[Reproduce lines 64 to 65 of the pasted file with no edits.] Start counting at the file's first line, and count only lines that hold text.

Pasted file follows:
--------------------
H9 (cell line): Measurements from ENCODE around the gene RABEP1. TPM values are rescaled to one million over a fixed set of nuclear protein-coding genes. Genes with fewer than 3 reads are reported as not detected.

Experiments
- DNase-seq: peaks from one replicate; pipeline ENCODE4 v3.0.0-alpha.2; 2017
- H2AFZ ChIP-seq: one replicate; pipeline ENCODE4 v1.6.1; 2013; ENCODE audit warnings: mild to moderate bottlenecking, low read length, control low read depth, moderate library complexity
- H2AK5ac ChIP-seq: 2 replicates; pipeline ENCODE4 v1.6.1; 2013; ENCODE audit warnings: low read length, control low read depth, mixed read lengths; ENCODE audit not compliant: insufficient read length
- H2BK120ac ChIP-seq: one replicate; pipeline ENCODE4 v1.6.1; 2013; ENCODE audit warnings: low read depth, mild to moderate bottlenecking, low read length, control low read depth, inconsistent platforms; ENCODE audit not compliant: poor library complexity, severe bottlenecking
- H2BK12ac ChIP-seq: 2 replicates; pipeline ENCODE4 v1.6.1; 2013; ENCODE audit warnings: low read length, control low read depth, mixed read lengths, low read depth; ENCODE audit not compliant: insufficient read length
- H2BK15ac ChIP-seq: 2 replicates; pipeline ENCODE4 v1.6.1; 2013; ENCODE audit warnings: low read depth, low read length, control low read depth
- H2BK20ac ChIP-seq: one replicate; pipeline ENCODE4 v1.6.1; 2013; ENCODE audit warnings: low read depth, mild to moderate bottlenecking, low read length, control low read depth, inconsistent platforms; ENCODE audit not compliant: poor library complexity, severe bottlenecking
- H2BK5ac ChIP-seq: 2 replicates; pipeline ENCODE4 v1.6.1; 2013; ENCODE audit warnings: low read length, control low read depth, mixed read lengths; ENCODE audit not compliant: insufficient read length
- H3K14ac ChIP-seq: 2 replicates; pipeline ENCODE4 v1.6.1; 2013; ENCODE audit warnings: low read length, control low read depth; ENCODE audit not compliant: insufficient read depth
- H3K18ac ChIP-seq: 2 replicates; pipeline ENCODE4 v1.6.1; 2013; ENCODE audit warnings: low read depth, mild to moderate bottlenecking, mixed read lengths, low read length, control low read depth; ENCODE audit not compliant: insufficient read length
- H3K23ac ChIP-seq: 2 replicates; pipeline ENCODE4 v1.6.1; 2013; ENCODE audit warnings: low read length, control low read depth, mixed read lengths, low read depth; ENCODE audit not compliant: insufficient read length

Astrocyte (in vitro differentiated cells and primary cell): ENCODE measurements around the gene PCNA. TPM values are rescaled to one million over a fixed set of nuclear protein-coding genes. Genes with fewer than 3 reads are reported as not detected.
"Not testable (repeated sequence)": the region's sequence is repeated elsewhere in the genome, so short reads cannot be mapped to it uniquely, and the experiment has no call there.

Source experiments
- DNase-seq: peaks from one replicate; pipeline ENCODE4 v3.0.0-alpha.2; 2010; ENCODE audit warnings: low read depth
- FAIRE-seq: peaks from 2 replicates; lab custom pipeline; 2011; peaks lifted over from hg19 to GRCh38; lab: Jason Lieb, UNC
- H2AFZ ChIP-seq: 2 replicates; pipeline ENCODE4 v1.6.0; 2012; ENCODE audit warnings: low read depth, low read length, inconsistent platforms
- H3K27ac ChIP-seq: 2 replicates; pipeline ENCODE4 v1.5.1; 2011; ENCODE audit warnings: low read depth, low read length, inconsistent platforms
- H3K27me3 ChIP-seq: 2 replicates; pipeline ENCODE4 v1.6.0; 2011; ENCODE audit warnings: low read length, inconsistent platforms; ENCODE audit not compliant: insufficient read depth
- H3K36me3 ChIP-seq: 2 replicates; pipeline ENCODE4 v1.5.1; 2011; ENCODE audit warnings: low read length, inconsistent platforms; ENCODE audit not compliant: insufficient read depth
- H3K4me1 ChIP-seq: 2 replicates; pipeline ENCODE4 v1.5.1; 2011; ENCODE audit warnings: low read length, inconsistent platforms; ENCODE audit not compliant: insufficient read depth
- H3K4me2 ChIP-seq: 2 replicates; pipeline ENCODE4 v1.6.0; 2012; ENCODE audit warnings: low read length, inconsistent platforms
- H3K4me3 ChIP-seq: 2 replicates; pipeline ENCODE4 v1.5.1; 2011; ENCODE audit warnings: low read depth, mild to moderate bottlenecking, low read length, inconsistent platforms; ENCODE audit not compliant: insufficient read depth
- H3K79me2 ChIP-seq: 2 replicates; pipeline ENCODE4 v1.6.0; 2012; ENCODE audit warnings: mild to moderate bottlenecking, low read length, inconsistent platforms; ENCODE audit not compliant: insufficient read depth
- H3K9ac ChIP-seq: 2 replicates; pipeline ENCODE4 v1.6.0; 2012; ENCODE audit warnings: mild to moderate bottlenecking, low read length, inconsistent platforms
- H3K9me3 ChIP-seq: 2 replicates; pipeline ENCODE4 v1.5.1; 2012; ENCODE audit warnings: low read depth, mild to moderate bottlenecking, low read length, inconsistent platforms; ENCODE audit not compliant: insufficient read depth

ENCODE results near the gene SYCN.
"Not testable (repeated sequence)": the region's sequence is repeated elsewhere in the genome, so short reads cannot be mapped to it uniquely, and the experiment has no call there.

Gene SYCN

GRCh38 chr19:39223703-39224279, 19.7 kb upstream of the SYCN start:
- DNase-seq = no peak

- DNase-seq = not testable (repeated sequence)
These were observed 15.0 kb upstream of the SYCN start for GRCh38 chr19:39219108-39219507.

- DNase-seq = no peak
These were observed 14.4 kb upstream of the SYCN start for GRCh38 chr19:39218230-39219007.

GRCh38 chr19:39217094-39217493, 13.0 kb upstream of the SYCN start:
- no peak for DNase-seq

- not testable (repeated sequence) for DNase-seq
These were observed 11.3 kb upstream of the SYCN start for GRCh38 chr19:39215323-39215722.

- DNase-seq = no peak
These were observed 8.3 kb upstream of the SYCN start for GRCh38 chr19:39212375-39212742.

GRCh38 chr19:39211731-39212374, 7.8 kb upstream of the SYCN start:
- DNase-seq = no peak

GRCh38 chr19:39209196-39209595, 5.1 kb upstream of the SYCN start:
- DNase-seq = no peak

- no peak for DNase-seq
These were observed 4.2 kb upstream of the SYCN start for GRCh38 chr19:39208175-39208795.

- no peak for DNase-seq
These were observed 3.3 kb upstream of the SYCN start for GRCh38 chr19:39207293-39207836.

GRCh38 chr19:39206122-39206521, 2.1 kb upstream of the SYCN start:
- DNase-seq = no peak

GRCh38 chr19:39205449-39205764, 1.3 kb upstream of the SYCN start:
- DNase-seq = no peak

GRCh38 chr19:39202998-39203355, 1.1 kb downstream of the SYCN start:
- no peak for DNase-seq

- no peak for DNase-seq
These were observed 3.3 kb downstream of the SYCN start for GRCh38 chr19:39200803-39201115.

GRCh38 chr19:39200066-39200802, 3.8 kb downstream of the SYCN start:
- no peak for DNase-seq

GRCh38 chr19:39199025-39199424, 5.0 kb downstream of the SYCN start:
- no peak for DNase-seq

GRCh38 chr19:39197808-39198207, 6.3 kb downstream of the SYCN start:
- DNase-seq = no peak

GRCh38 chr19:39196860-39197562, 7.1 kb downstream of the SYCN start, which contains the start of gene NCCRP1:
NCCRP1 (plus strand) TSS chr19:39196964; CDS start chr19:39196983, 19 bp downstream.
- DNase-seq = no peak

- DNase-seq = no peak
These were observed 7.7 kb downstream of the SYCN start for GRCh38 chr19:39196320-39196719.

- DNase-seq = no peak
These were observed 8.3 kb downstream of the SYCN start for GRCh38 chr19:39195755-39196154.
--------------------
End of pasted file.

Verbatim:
GRCh38 chr19:39197808-39198207, 6.3 kb downstream of the SYCN start:
- DNase-seq = no peak